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What could have made this a 4 or 5-star listening experience for you?
Neurotic cop hunting serial killer in San Diego so let's portray him in a bored ironic inflected semi-British voice. The narrator reads "he took two bullets and tumbled off the balcony" exactly the same as "he looked in the refrigerator to see what he had to drink." Oddly, this affectation is only present with the main character. Others in the story are read quite well and sound realistic, including the women, but that's not enough to hold the book together, So I agreed with the narrator that this was all veddy veddy boring and quit listening midway.
Who would you have cast as narrator instead of Wayne Farrell?
I think Farrell could probably do this book very well, based on how he handled everyone but the main character. Too bad he choose such a ridiculous treatment for the protagonist. If the center doesn't hold, the story collapses.
2 of 2 people found this review helpful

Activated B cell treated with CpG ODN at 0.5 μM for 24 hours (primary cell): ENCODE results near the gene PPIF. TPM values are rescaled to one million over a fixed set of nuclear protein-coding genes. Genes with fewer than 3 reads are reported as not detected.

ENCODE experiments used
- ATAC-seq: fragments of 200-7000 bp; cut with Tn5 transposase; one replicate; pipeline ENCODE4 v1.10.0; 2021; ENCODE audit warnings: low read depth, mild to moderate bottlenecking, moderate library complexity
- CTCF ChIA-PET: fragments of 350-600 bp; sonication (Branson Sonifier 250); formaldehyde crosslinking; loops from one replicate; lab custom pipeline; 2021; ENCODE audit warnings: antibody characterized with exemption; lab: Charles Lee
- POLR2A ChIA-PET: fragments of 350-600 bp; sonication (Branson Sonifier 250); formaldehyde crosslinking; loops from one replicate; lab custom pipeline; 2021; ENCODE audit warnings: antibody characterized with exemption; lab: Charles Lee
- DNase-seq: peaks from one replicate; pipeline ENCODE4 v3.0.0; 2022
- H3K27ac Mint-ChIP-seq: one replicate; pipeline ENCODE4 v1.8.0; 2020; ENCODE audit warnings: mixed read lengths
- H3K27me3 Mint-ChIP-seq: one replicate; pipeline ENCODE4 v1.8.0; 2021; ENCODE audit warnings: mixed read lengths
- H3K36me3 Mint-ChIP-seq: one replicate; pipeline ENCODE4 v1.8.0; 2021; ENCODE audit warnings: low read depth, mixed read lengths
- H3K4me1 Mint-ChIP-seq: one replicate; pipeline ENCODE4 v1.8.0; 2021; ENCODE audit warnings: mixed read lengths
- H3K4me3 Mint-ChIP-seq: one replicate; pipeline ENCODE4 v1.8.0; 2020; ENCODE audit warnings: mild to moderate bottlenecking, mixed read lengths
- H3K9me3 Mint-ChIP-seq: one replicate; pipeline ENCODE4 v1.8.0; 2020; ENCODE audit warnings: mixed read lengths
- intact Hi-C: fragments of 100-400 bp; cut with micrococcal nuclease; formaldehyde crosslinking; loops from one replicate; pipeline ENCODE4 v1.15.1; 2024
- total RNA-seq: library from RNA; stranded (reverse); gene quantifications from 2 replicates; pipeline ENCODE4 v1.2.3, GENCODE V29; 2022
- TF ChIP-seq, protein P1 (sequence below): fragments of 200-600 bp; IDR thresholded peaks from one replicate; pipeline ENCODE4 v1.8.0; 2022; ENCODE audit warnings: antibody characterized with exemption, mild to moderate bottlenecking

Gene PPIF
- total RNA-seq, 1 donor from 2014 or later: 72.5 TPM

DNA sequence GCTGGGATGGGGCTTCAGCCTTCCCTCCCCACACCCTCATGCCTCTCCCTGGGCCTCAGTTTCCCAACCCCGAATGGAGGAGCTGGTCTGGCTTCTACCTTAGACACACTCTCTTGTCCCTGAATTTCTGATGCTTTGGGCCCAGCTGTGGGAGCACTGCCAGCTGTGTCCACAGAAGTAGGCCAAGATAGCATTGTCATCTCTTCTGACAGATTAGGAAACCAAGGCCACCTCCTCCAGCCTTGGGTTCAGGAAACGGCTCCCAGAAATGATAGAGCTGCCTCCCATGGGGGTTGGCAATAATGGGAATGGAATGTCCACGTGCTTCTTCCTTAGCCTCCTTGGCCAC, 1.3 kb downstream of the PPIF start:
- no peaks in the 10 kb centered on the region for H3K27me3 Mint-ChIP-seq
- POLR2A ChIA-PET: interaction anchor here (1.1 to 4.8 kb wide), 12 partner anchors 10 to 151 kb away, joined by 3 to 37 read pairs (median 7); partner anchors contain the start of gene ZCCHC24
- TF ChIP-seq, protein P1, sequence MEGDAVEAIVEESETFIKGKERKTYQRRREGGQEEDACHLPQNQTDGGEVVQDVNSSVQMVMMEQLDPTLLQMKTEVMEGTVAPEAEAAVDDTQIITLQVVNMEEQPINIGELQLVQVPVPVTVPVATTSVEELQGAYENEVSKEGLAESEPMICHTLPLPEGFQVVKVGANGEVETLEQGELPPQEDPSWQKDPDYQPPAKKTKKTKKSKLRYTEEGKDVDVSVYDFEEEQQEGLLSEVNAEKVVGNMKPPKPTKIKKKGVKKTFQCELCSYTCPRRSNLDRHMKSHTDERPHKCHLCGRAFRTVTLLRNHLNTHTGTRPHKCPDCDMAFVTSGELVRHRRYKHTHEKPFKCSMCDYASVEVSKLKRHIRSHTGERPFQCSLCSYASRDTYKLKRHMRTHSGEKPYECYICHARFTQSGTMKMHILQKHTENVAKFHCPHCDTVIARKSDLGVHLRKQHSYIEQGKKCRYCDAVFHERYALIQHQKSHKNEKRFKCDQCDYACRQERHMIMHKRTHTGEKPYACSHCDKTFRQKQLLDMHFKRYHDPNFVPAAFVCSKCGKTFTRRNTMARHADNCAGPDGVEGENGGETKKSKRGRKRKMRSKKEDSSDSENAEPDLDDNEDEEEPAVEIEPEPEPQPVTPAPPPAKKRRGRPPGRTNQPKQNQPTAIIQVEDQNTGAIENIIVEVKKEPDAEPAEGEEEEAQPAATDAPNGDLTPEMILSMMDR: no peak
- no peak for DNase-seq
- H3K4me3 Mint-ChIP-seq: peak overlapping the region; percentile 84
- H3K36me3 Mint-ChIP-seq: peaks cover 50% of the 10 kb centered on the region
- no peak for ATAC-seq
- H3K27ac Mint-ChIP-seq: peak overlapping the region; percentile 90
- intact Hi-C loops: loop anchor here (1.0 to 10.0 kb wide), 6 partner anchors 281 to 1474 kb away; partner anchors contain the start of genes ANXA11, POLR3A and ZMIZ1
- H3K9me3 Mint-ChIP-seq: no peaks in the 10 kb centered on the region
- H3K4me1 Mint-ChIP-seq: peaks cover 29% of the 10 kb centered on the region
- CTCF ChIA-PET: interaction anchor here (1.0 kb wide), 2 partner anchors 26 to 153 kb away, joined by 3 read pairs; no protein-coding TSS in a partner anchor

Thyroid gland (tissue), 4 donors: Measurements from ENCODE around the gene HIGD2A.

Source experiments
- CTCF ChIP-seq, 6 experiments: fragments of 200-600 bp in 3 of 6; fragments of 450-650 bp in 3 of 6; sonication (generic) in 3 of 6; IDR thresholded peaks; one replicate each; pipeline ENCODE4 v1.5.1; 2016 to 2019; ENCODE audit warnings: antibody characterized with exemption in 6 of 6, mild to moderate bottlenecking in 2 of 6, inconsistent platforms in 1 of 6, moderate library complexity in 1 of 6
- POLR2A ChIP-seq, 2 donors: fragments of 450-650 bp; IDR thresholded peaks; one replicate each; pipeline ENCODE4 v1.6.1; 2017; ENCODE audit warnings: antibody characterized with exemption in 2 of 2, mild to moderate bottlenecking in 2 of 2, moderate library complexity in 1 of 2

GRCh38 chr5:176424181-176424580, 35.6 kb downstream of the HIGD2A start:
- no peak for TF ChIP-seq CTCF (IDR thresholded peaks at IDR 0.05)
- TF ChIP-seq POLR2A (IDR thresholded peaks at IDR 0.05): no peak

I have no idea why I finished this book. The narrator was so s-l-o-w and passionless that the book just seemed to crawl along to (finally) nowhere. I rarely criticize a narrator because even a good, plain reading is ok with me.
As for the story, it was basic but so full of characters (mostly corrupt at varying levels) that it was a bit hard to follow. The transitions from one stage to another and from one character to another were abrupt and added to the overall lack of cohesiveness. Moreover, the essential corruption at the core of the policemen portrayed is ill-timed.
I'm sorry I finished the book since it left me with a generalized bad feeling, even sadness.
Question: is this a British book? The book takes place in the U.S. but the pronunciation of many words (e.g., "shh-eh-dule" vs. a hard "c" American "schedule") left doubt.
1 of 1 people found this review helpful